Algerian President Abdelaziz Bouteflika says he will crack down on ethnic clashes which killed at least 22 Arabs and Berbers in the south of the country.
A statement from his office said that the public prosecutor would act quickly and “with diligence and severity” to hold those involved in the riots to account.
On Tuesday riot police and security forces deployed in Ghardaia, home to Arabs and Berbers, to quell the unrest.
The army was ordered to the region ahead of a visit by the interior minister.
According to the Chinese Xinhua news agency, the clashes began shortly after an unknown band of young men armed with small firearms and knives attacked a bus.
No further details were provided.
Algerian news media said that rioters burned and damaged private houses, shops, official buildings, and cars and buses.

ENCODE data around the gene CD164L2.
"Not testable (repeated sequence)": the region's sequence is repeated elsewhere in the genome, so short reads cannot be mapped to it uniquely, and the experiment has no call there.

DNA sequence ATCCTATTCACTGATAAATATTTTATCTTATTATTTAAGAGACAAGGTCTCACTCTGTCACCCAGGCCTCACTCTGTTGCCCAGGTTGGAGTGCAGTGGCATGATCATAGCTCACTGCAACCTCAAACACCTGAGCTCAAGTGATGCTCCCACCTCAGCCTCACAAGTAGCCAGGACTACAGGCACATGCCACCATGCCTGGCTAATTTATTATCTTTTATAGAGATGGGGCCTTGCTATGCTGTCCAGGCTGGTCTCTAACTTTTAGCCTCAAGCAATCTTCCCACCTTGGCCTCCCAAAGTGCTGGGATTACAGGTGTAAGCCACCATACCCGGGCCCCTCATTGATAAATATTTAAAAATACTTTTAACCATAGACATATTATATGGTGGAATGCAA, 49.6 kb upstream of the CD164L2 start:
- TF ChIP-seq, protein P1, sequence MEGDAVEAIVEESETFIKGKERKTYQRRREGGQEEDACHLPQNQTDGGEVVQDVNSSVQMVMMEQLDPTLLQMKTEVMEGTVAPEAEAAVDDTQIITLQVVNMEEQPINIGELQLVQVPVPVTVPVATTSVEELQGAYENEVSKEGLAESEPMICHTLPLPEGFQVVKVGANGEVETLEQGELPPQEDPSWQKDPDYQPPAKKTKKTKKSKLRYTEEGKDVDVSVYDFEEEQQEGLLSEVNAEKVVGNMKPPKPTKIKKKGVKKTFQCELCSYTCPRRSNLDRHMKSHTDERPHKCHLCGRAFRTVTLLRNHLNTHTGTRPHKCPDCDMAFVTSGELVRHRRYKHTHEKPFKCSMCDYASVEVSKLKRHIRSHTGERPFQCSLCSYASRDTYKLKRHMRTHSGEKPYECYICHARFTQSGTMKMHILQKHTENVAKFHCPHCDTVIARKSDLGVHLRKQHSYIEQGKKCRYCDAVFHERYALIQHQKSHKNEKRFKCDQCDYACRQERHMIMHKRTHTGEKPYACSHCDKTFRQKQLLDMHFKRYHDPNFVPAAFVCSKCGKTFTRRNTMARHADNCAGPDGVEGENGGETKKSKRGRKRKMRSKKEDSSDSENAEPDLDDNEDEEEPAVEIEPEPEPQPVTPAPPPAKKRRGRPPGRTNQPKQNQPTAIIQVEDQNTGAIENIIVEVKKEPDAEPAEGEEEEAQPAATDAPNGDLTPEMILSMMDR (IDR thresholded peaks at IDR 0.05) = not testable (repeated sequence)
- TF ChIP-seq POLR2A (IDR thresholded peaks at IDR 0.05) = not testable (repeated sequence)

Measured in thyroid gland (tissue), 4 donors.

Local reports suggested that about 30 people were injured in the past two days, but members of the Berber minority said the figure was much higher, reaching about 200.
Relations between the Arab and Berber communities in the southern oasis region had been tense for the past few years. The Berber community has since Algeria’s 1962 independence called for a more equitable distribution of economic wealth and development.
Ghardaia is considered to be a poor region in Algeria.
On Wednesday, Berbers demonstrated in the capital Algiers calling for justice in Ghardaia.
Bouteflika on Wednesday night said he would speed up economic reform and development in the southern region to create more jobs and opportunity.